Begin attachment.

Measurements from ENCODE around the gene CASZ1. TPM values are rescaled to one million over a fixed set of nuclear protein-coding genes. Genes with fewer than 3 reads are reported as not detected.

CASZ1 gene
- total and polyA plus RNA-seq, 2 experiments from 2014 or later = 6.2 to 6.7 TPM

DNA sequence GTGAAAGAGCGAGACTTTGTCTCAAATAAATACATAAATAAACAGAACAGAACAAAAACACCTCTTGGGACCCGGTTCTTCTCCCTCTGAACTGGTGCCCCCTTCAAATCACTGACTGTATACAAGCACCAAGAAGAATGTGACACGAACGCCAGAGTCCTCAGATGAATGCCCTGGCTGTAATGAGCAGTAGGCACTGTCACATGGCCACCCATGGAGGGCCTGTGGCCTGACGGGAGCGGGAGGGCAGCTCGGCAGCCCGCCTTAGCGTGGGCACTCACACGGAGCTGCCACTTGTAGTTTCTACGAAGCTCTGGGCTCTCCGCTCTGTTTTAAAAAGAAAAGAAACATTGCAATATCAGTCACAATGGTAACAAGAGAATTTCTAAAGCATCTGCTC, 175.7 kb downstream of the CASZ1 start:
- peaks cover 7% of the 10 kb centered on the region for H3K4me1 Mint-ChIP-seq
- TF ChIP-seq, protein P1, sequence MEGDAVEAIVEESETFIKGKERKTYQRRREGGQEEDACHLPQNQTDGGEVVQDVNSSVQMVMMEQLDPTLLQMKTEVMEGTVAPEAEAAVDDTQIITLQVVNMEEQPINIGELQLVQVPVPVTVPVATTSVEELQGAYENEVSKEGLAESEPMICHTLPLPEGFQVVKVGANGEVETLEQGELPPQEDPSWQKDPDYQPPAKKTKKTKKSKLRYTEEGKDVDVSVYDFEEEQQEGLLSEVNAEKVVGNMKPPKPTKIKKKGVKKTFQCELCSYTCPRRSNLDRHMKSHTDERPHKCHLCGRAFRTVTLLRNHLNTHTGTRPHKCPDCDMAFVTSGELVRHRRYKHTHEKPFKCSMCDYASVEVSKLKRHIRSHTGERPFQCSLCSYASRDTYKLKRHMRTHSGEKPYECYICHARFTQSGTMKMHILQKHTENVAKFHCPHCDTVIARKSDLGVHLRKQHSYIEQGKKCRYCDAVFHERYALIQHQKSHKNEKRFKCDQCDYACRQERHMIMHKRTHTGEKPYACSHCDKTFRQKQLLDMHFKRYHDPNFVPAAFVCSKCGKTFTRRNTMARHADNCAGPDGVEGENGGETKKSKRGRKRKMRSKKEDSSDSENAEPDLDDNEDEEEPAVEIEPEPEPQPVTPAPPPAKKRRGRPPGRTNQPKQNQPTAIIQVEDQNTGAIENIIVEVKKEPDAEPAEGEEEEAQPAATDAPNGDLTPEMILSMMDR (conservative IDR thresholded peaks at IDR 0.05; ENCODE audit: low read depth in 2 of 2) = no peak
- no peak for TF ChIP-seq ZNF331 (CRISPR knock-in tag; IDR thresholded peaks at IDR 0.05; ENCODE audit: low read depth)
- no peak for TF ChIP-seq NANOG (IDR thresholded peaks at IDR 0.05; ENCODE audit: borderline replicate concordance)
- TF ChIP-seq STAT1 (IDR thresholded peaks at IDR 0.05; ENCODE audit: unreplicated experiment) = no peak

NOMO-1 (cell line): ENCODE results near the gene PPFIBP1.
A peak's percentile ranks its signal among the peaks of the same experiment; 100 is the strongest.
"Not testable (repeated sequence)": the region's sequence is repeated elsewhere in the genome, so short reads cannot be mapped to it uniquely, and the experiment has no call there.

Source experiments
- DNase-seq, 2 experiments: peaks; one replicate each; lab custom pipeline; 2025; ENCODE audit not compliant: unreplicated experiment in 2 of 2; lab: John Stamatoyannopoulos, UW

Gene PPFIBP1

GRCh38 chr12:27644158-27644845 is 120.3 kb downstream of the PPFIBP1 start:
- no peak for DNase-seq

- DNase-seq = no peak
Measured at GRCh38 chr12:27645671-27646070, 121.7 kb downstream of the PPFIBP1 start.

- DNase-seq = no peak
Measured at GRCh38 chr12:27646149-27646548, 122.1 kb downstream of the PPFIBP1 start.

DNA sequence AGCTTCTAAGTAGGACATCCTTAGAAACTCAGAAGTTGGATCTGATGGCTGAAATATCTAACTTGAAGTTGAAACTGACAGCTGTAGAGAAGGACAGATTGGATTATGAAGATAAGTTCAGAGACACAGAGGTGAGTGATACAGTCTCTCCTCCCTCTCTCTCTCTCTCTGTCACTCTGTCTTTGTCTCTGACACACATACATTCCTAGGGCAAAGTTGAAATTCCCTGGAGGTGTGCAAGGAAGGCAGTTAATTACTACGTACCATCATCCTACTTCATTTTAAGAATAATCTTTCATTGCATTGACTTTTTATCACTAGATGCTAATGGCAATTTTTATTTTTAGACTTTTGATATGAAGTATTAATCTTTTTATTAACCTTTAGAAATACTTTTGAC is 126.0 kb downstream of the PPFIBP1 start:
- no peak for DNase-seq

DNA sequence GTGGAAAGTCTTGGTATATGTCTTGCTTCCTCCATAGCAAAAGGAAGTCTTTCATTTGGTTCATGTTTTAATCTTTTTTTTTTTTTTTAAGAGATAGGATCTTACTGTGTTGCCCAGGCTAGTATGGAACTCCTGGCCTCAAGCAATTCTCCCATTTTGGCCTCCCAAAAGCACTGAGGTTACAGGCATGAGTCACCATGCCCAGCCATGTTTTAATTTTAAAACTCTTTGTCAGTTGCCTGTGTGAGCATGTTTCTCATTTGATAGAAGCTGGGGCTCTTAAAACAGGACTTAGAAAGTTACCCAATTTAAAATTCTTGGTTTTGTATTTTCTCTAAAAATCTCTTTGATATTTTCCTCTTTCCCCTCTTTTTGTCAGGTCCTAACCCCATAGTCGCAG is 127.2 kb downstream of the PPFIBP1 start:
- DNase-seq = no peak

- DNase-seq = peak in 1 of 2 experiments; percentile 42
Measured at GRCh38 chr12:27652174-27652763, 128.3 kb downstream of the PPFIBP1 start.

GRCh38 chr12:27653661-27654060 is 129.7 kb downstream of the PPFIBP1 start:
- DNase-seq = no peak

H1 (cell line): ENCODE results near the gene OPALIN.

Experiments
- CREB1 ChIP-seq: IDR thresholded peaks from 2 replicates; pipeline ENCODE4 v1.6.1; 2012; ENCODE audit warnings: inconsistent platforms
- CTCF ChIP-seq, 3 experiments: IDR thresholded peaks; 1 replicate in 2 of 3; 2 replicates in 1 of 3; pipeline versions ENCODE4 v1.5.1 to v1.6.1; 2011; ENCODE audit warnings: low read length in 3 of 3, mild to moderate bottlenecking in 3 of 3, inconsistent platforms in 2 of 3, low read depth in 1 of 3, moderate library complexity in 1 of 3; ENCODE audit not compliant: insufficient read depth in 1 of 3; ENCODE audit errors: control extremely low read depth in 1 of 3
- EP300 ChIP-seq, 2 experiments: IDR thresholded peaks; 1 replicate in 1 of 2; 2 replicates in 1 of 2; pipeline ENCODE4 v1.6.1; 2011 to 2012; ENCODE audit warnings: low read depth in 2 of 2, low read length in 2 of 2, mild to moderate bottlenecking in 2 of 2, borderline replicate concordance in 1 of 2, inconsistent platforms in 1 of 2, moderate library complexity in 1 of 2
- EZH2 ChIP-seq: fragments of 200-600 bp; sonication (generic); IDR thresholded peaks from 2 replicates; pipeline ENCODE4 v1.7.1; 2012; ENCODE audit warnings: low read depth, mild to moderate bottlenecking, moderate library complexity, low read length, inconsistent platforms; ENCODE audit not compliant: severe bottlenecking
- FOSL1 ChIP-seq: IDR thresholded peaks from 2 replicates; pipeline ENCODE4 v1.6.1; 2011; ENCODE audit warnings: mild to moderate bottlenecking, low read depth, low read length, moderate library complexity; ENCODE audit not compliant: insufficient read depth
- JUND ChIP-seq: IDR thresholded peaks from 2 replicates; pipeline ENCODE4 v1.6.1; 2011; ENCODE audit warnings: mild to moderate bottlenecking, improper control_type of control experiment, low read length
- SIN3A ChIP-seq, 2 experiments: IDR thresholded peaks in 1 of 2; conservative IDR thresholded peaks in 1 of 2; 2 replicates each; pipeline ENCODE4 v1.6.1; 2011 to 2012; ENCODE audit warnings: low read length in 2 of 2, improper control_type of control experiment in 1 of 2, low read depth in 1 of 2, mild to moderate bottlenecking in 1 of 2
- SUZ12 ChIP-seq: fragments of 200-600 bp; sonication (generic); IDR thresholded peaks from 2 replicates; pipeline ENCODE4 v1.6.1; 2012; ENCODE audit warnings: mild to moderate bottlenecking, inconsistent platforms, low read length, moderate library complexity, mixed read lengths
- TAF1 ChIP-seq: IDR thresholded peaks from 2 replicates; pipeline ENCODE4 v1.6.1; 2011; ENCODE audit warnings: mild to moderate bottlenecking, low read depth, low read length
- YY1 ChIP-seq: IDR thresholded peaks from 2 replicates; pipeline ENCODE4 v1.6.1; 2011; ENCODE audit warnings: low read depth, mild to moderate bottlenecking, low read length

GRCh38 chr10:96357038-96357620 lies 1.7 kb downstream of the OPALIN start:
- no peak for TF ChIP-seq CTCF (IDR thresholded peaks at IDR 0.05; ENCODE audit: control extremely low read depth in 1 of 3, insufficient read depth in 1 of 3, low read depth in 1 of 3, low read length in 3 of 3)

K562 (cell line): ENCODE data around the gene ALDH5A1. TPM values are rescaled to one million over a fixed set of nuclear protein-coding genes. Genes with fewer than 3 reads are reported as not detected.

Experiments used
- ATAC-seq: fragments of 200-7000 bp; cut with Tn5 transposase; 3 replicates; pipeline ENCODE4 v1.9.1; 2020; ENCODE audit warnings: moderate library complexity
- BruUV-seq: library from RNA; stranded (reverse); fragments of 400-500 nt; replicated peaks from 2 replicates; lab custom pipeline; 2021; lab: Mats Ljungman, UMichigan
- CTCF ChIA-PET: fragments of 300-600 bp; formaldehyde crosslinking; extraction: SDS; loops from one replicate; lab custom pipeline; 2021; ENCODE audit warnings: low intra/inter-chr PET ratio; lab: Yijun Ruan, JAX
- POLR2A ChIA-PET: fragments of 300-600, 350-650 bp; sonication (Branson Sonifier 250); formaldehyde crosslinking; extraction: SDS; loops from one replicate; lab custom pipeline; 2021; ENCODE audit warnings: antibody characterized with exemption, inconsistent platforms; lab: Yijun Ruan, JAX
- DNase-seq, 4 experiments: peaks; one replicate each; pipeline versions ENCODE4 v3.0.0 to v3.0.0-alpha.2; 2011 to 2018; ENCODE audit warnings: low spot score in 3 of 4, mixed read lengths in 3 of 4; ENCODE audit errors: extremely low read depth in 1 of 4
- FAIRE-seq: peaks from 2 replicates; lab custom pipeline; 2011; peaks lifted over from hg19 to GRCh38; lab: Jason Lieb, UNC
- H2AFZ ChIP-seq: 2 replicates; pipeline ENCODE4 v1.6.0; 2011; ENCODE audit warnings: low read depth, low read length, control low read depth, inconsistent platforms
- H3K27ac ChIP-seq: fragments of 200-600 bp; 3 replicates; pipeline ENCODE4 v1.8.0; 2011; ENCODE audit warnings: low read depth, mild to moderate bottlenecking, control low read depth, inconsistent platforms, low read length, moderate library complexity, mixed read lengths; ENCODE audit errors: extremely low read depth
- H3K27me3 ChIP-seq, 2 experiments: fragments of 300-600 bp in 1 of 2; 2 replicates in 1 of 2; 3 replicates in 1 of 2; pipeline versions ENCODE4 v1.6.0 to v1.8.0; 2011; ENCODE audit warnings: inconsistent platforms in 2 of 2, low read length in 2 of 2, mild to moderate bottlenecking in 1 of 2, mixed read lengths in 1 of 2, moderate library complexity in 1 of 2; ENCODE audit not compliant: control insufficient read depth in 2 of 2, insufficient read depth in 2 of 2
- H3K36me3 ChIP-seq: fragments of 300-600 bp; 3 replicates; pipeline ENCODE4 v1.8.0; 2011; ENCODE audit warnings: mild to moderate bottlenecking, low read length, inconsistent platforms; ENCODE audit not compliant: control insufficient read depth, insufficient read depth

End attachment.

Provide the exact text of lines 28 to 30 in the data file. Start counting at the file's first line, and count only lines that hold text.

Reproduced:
GRCh38 chr12:27653661-27654060 is 129.7 kb downstream of the PPFIBP1 start:
- DNase-seq = no peak

H1 (cell line): ENCODE results near the gene OPALIN.